Just my $.02

Rachel Yealy

I truly have to take care of myself and my family first, and then if I have extra time and there is an event, yes, I go to it. Thank God my program is great and full of folks with families and everyone understands that at times some of us cannot be present. I say take care of your needs first but always get to know your fellow colleagues

I think I may have gone to a total of about 3 or 4 parties during the three years of my residency. I’m a bit of a home body anyway but with a wife and two kids, I wanted to spend what little time I had available with them.

My residency was perhaps a bit abnormal in that most of our residents were sort of like me. Almost all of us had families so the desire to spend time with them was really the norm.

I think it is important for you to bond with your fellow interns. I don’t, however, think you have to party with them to do so. As Mary and Rachel pointed out, there are many ways to get to know them. Use the ones that are available to you without harming your home life.

Take care,


You will definitely benefit from building relationships with your training colleagues; however, partying with them is far beyond mandatory. In fact, you will spend far far more time with them over the next few years than you ever planned or desired to do so. For me, my family was, is & will remain my top priority. Residency will mandate that the preponderance of your time will be spent in-house; however, you still have the power to allocate your free time - what there is of it.

Dance with who brung ya!

So, my emphasis was always on home. But, I definitely made a couple of what I hope will be lasting friendships - the folks I tended to hang with were those like me: old married farts with kids. To be honest, even though I enjoyed the occasional ‘adult beverage’ with the youngsters, it was readily apparent that their interests & motives, not to mention tastes & tendencies, were substantially different from mine. While those differences made for temporarily interesting conversation, I surely was not interested in ‘hunting single quarry’ in the bar, if you know I mean?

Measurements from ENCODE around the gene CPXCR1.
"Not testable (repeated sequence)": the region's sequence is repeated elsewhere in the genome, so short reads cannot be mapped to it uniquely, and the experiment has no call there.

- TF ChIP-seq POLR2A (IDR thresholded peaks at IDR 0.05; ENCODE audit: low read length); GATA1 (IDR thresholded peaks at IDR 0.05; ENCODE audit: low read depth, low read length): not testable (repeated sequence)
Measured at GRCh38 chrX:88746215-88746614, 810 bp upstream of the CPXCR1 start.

Ok don’t take this seriously as I’ve had a headache for over a week, am on coffee overload and working non-stop for the fiscal year end at my company (that’s my disclaimer)

But you mean to tell me when I finally become an intern it won’t be like Greys Anatomy??? Dammit dammit dammit!!!

ah …I am sorry to break the bad news to you but no… it is not much like Greys Anatomy.

but at to the main topic - I pretty much agree with Old Man Dave. I was an absentee husband/father through residency, so pretty much every time I had 2 days together I was back to NH. I was not around for a lot of the social bonding stuff. Yes - I did go out a bit when I was in town and not working, but priority was for home and family. As a result, while my relations with the others in my class were cordial, I was never part of the inner social circle.

But I survived… nuff said